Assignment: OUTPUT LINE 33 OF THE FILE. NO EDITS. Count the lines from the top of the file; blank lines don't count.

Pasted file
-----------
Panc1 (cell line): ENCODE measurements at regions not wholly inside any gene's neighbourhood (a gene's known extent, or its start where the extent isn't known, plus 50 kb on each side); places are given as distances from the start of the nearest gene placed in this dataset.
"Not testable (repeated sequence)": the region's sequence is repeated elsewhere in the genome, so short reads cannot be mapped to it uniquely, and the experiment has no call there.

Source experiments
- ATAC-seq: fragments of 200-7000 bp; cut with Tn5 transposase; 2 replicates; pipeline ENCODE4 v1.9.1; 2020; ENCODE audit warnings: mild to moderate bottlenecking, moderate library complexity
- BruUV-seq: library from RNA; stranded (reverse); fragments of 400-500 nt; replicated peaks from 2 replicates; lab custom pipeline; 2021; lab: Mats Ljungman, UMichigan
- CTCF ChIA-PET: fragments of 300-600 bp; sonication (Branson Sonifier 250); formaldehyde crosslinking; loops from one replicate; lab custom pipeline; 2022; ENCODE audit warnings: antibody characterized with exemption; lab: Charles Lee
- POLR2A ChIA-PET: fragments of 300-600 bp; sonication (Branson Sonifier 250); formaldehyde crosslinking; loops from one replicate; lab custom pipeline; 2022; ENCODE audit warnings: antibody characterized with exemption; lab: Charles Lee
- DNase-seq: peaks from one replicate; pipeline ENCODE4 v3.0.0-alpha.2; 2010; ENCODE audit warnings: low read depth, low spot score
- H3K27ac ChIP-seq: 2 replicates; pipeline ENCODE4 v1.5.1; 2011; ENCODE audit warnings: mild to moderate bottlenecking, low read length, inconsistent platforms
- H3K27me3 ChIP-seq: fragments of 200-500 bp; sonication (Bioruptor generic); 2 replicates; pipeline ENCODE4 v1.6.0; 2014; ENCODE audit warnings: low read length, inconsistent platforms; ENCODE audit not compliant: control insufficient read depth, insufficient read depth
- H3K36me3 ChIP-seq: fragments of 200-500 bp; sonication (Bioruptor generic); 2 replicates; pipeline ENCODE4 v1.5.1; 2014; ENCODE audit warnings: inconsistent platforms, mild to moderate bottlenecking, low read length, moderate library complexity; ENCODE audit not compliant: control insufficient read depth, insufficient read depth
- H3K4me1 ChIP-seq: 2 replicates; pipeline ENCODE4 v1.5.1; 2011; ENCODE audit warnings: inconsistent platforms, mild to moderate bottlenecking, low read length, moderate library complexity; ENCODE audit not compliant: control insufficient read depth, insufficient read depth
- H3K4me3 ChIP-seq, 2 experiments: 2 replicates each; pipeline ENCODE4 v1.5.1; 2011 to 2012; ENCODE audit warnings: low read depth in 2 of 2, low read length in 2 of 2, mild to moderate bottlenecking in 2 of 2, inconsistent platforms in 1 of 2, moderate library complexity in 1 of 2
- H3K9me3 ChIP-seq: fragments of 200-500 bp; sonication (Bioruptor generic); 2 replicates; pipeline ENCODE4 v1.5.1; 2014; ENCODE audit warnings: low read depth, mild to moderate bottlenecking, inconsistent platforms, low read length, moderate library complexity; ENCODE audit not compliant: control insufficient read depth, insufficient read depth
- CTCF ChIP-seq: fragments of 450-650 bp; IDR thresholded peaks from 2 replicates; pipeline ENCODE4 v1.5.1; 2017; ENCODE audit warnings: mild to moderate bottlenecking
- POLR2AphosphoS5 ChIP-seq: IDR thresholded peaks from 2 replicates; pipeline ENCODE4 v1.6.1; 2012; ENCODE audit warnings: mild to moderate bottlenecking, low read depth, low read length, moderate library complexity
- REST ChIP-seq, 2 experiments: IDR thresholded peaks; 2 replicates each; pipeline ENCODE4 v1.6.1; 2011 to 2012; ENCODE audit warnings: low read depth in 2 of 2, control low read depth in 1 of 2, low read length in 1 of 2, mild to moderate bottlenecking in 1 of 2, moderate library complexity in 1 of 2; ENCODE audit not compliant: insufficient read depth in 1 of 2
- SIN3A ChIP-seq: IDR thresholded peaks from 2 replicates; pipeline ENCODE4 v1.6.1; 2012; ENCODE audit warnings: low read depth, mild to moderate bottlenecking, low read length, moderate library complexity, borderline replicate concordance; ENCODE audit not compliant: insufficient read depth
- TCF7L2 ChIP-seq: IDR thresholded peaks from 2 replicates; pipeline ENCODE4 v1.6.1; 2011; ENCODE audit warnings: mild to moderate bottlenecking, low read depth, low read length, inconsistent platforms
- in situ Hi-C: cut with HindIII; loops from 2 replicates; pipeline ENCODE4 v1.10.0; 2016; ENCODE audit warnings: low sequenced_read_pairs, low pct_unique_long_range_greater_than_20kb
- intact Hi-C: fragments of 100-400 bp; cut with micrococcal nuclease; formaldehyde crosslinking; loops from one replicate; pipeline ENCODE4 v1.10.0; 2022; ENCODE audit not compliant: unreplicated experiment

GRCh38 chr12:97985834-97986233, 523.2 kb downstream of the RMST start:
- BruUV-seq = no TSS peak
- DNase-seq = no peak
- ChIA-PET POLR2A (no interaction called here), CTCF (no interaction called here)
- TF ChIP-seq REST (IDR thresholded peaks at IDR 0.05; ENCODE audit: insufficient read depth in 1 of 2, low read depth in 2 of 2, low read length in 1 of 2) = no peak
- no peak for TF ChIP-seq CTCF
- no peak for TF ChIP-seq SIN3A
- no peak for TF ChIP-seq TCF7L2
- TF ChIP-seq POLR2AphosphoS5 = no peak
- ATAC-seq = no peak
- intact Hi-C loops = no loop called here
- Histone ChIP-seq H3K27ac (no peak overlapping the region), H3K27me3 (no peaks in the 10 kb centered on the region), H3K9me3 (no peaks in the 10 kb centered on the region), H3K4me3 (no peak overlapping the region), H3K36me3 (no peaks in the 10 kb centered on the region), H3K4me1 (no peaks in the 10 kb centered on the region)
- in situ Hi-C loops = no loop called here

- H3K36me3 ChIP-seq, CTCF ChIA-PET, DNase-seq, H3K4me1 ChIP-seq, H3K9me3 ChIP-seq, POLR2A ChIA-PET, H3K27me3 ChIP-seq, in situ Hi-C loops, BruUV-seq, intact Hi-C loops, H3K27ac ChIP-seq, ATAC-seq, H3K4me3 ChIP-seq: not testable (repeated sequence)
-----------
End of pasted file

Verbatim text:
- Histone ChIP-seq H3K27ac (no peak overlapping the region), H3K27me3 (no peaks in the 10 kb centered on the region), H3K9me3 (no peaks in the 10 kb centered on the region), H3K4me3 (no peak overlapping the region), H3K36me3 (no peaks in the 10 kb centered on the region), H3K4me1 (no peaks in the 10 kb centered on the region)